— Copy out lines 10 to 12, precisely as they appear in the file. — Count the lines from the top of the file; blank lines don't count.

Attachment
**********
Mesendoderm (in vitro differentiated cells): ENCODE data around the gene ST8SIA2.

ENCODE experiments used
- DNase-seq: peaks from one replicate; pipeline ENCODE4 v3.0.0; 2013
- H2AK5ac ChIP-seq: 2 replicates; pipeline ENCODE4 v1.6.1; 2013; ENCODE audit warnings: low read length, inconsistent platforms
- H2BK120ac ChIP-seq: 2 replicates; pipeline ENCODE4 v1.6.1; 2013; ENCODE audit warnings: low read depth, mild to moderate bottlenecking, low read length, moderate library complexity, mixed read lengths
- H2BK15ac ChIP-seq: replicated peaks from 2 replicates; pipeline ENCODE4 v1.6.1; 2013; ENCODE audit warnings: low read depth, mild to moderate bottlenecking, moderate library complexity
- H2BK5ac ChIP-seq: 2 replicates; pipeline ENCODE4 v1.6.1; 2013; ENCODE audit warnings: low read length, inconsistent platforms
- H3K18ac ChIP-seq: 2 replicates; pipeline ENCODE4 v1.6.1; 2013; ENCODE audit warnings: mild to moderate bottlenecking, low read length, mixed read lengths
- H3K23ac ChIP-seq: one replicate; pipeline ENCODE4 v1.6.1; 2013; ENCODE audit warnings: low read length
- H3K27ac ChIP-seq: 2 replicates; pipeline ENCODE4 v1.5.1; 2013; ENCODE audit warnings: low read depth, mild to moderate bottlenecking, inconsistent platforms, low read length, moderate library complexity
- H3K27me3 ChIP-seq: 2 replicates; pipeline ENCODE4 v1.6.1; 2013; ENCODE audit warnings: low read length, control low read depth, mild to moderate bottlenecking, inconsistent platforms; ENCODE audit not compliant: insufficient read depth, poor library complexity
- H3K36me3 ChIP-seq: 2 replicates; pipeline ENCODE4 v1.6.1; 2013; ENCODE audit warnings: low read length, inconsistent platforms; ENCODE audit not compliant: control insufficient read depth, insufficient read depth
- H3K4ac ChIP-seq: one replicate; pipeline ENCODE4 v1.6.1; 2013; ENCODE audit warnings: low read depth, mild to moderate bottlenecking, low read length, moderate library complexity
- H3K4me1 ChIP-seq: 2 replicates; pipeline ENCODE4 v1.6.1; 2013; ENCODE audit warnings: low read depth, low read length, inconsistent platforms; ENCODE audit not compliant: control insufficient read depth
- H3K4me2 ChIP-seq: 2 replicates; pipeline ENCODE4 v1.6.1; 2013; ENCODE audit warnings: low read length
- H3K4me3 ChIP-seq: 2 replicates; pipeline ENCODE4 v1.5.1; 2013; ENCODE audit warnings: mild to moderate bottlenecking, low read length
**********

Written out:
- H3K27ac ChIP-seq: 2 replicates; pipeline ENCODE4 v1.5.1; 2013; ENCODE audit warnings: low read depth, mild to moderate bottlenecking, inconsistent platforms, low read length, moderate library complexity
- H3K27me3 ChIP-seq: 2 replicates; pipeline ENCODE4 v1.6.1; 2013; ENCODE audit warnings: low read length, control low read depth, mild to moderate bottlenecking, inconsistent platforms; ENCODE audit not compliant: insufficient read depth, poor library complexity
- H3K36me3 ChIP-seq: 2 replicates; pipeline ENCODE4 v1.6.1; 2013; ENCODE audit warnings: low read length, inconsistent platforms; ENCODE audit not compliant: control insufficient read depth, insufficient read depth